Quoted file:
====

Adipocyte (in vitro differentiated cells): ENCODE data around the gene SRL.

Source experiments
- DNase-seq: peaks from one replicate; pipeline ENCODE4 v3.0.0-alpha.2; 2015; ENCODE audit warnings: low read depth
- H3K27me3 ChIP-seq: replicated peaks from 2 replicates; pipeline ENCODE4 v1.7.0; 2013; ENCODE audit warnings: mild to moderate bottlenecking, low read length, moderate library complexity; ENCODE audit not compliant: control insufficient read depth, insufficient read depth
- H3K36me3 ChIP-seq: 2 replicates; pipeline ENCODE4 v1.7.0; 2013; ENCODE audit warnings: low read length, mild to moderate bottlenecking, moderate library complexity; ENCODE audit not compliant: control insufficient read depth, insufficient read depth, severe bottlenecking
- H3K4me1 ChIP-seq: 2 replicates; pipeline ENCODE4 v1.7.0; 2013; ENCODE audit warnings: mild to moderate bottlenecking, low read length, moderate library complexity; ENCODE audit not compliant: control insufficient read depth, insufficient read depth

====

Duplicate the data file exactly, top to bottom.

Adipocyte (in vitro differentiated cells): ENCODE data around the gene SRL.

Source experiments
- DNase-seq: peaks from one replicate; pipeline ENCODE4 v3.0.0-alpha.2; 2015; ENCODE audit warnings: low read depth
- H3K27me3 ChIP-seq: replicated peaks from 2 replicates; pipeline ENCODE4 v1.7.0; 2013; ENCODE audit warnings: mild to moderate bottlenecking, low read length, moderate library complexity; ENCODE audit not compliant: control insufficient read depth, insufficient read depth
- H3K36me3 ChIP-seq: 2 replicates; pipeline ENCODE4 v1.7.0; 2013; ENCODE audit warnings: low read length, mild to moderate bottlenecking, moderate library complexity; ENCODE audit not compliant: control insufficient read depth, insufficient read depth, severe bottlenecking
- H3K4me1 ChIP-seq: 2 replicates; pipeline ENCODE4 v1.7.0; 2013; ENCODE audit warnings: mild to moderate bottlenecking, low read length, moderate library complexity; ENCODE audit not compliant: control insufficient read depth, insufficient read depth